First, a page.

Read Micah 6
ALSO IN SCRIPTURE
“They said, “Remember when Micah of Moresheth prophesied during the reign of King Hezekiah of Judah. He told the people of Judah, ‘This is what the Lord of Heaven’s Armies says: Mount Zion will be plowed like an open field; Jerusalem will be reduced to ruins! A thicket will grow on the heights where the Temple now stands.’” (Jeremiah 26:18 NLT)
When we think of God’s people, we tend to think one of two things. We might think of the Israelites who were God’s “chosen people”, or we might think of specific characters in the Bible. Either way, we tend to idealize the people we are thinking about. For instance, we may think that God’s people are super faithful, holy, perform miracles and live wholly devout and righteous lives. Unfortunately, this idealism enables us to distance ourselves from being God’s people, because we feel that we fall short of those ideals. As such, I have decided to write a devotion series on specific characters in the Bible in order to show you how much these Biblical people are truly like us, and how much we are truly called to be God’s people.
Part 86: Micah. To put it plainly, Micah is one of my favorite prophets in the Hebrew tradition, because of his bold prophecy and the concise, but profoundly divine, counsel he gives at the end of his eponymous book. Micah was also a prophet during the same time period that Isaiah and Hosea were prophesying. His message is consistent with there’s.
Before I get into the specifics of Micah’s prophecy, I want to remind us that this series is intent on finding the flaws in the Biblical characters so that we may see how close to us, how down to earth, and how human they were. Unfortunately, the prophets didn’t write autobiographies; rather, their writings consisted of their prophecies. Conversely, the scribes of the Kings did not write historical biographies of the prophets and so there is little to gleen from their lives, unless they happen to reveal that in their writings. Some did, such as Isaiah and Jeremiah; however, most did not and I am not about to “make up” flaws.
With that said, I can speak to what they were prophesying against, and we can explore how that relates to us today. In that way, we can see that the people of the ancient times were not more religious, more obedient, more sinless than we are. The times have changed, technology has changed, geography has changed; however, humanity has not changed.
Now back to Micah. Jeremiah reveals to us that chapter 3 was written against the king of Judah, Hezekiah. Remember that Hezekiah was actually one of the more righteous kings; however, he was not perfect. The king, to refresh you, had fallen victim to his pride. Because of the tremendous flattery given to him by the Babylonians, he had allied himself with Babylon, which was something that would go on to bear terrible consequences.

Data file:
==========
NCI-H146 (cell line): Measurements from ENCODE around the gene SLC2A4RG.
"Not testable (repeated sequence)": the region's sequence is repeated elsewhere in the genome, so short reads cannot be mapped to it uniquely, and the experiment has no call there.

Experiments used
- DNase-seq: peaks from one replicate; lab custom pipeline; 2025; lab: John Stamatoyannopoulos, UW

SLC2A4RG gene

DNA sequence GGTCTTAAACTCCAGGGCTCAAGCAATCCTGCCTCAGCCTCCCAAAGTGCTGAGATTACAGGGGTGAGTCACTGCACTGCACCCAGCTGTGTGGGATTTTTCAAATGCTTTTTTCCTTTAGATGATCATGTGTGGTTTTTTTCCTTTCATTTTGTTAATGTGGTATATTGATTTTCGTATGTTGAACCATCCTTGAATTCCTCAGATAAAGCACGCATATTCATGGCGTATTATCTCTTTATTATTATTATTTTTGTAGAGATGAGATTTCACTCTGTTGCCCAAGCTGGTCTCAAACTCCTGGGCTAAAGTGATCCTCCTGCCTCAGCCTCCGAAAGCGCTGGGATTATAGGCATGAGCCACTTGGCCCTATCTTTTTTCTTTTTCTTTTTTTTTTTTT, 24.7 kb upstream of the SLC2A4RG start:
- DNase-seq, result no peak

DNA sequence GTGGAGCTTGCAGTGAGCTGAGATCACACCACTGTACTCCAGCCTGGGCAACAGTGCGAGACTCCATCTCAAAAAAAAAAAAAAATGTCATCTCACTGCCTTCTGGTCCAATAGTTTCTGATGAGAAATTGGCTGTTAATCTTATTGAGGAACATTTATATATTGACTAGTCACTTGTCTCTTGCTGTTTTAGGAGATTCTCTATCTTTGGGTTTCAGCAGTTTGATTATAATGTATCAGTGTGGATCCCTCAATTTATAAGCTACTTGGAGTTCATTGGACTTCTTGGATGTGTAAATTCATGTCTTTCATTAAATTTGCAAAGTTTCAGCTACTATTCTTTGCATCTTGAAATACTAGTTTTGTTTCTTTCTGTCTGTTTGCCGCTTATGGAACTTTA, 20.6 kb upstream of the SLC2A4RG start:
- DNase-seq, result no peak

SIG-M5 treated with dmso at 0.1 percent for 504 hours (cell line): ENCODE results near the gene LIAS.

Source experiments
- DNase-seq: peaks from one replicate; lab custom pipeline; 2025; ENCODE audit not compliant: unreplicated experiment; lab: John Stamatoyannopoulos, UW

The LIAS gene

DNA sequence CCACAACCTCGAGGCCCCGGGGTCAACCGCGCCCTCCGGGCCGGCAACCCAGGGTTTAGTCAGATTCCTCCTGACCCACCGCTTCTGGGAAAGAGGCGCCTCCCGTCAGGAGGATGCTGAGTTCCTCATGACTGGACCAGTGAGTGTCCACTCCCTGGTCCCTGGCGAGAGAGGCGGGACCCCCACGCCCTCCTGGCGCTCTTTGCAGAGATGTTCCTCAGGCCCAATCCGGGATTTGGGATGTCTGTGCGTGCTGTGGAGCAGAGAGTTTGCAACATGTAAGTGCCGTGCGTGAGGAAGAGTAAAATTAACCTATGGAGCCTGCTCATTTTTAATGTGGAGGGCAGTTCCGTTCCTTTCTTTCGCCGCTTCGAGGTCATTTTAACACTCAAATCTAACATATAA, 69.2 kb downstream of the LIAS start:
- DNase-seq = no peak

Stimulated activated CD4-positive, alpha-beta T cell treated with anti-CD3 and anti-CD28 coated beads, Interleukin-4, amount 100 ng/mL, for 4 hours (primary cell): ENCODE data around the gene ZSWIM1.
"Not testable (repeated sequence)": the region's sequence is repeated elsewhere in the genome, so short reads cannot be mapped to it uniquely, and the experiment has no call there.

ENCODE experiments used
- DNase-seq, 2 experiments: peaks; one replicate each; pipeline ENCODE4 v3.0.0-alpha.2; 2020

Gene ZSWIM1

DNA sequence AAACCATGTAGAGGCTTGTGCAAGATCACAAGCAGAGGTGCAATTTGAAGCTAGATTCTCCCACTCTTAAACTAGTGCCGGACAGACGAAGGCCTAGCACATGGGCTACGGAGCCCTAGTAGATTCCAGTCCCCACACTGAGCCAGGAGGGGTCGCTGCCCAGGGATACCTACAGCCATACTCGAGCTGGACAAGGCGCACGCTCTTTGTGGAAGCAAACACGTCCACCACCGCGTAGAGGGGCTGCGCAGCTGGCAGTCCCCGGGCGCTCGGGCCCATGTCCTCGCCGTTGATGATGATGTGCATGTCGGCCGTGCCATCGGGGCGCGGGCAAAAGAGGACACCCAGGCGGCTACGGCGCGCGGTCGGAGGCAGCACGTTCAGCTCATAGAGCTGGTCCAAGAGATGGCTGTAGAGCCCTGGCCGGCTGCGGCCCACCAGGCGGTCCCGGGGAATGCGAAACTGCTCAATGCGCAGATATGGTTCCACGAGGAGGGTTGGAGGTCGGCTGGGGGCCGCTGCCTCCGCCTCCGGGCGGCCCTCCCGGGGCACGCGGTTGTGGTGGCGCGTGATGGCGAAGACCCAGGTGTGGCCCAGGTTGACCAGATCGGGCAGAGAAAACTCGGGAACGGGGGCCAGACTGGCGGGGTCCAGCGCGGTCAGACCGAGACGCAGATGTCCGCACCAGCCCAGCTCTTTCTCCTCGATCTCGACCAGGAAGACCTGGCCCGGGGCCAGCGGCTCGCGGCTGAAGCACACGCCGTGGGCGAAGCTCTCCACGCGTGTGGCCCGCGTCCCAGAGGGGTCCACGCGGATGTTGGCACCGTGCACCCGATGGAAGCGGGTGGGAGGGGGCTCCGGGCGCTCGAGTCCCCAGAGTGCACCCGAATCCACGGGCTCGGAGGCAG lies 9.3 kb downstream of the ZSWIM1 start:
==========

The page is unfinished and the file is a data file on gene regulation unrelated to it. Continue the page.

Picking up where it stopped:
Isaiah had scolded the king for that decision. It cannot be certain whether this was what Micah was scolding Hezekiah or not; however, what can be certain is that Hezekiah humbled himself and listened. According to the Jeremiah, the warning was heeded and so God did not allow calamity to fall upon Jerusalem. If only more leaders could find themselves constructively humbled to avert the unintended pride-consequence of disaster.
Beyond Jerusalem, Micah had much to say against Israel and its detestable practices. In the end he wrote: “What can we bring to the Lord? Should we bring him burnt offerings? Should we bow before God Most High with offerings of yearling calves? Should we offer him thousands of rams and ten thousand rivers of olive oil? Should we sacrifice our firstborn children to pay for our sins? No, O people, the Lord has told you what is good, and this is what he requires of you: to do what is right, to love mercy, and to walk humbly with your God” (Micah 6:6-8 NLT).
While it is clear that Micah stood opposed to idolatry, to human sacrifice, and to the injustice the rulers and leaders were perpetrating against their own people. Unfortunately, while Hezekiah turned from his sin and repented, the Israelites did not. They continued on with their practices and shorthly thereafter, the Assyrians came in, conquered and exiled them.
No one likes a prophet. No one likes to hear they are wrong or that they need to change; however, the wise person heeds advice no matter how painful it is to hear. The wise person listens, prays, discerns, and changes. This takes great humility. The question for us is this, are we willing to humble ourselves and listen to the words of God’s prophets. Not just the prophets of old, but are we willing to listen to those through whom God is speaking now? Let us reflect on that.
THOUGHT OF THE DAY
“Get all the advice and instruction you can, so you will be wise the rest of your life.” (Proverbs 19:20 NLT)
Lord, advise me in your ways and count me among the humble who are wise. Amen.